The U.S. has warned the Democratic Republic of Congo (DRC) against using an electronic voting system for the presidential election in December because it has the potential to undermine the credibility of the poll.
U.S. Ambassador to the UN Nikki Haley told an informal Security Council meeting on the Congolese electoral process that deploying “an unfamiliar technology for the first time during a crucial election is an enormous risk.”
“These elections must be held by paper ballots so there is no question by the Congolese people about the results. The U.S. has no appetite to support an electronic voting system,” Haley told the meeting, which was organised by the U.S. mission.
Several other countries on the 15-member council also raised concerns about the possible use of electronic voting.
An election to replace President Joseph Kabila, who has been in power since his father was shot dead in office in 2001, is scheduled for the end of December.
Congo’s electoral commission finished registering 46 million voters last month.
Repeated stalling of the election has raised tensions across the country, triggering street protests and encouraging armed rebellions, especially since Kabila refused to step down when his mandate expired at the end of 2016.
Corneille Nangaa, President of the Independent National Electoral Commission, told the informal Security Council meeting that using voting machines would “reduce the weight of all the equipment deployed from 16,000 tonnes to less than 8,000 tonnes.”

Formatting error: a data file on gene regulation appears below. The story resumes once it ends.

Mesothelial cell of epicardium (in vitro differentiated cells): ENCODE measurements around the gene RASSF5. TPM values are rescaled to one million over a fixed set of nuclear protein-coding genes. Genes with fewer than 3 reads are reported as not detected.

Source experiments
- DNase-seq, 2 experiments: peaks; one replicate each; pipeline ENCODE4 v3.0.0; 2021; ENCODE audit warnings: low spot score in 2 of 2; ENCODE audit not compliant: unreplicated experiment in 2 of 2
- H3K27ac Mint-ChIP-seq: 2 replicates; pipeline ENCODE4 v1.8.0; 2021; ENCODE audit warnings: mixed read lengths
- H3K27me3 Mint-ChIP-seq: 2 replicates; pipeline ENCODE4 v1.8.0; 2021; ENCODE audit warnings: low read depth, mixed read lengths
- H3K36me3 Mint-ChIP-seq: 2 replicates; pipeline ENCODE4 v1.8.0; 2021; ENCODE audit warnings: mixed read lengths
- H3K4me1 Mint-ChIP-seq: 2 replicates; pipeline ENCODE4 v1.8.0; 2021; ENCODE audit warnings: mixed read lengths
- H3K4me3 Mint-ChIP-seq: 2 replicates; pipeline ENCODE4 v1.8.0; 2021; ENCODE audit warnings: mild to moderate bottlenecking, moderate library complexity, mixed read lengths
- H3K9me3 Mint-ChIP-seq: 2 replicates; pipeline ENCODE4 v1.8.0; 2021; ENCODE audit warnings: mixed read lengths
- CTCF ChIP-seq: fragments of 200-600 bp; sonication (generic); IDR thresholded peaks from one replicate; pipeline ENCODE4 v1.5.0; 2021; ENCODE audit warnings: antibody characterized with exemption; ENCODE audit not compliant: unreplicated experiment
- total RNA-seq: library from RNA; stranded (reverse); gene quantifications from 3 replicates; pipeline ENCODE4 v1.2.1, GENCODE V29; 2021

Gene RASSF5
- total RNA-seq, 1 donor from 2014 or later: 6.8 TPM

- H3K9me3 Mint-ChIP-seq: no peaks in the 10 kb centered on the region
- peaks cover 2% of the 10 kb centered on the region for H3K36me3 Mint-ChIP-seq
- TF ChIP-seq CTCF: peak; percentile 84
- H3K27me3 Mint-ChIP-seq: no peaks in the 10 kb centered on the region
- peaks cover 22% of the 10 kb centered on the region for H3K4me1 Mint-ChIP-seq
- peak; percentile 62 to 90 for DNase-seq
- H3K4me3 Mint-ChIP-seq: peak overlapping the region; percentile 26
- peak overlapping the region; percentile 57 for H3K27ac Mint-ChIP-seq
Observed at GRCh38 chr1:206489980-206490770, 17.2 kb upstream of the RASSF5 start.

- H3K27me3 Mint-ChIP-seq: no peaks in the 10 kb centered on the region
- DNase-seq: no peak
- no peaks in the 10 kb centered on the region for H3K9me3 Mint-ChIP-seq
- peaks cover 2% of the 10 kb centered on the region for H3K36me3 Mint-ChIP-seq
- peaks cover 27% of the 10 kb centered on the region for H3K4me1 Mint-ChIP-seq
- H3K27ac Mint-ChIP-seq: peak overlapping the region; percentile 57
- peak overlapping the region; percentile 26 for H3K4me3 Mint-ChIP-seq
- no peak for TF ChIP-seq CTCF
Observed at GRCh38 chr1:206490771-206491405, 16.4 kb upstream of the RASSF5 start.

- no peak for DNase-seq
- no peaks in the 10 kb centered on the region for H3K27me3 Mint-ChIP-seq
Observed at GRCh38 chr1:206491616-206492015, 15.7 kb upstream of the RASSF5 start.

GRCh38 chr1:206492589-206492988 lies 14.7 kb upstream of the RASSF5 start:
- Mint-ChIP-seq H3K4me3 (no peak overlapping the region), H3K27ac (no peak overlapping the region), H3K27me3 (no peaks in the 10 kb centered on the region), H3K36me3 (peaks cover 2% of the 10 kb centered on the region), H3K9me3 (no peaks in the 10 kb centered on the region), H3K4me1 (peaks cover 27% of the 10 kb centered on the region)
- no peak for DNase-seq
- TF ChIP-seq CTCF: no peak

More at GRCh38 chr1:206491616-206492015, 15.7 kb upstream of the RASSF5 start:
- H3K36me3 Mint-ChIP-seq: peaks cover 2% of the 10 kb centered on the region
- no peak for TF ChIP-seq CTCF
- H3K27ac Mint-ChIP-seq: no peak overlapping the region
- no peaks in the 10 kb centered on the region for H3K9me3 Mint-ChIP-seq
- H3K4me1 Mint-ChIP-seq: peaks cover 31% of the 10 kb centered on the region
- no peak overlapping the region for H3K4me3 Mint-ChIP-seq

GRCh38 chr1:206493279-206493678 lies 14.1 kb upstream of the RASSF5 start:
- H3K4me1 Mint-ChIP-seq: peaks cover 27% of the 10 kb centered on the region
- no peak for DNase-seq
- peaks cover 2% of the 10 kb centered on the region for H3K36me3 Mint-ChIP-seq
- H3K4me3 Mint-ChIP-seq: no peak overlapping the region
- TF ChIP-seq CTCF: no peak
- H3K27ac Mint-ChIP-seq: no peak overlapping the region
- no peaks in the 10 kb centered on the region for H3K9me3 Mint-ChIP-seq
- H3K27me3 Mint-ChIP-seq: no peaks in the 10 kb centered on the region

However, Rushdi Nackerdien, Africa director for the International Foundation for Electoral Systems, said “these machines still need to be tested, configured, deployed and used in a tense mistrustful context.”
“On a single day it is proposed that roughly 106,000 machines must work flawlessly across 90,000 polling stations.
“Securing these machines and the data they transmit from cyber attacks will be critical and challenging,” he said.
Kabila’s ruling majority and opposition leaders struck a deal allowing him to stay in power but required that the election be held by the end of 2017.
The country’s electoral commission, however, later said that was not possible and scheduled the vote for Dec. 23, 2018.
“The government is yet to take adequate steps to fully open political space and create an environment conducive to the holding of credible, free, fair and transparent elections,” UN peacekeeping chief Jean-Pierre Lacroix said.
“No credible elections can take place in a context of fear and oppression,” he said.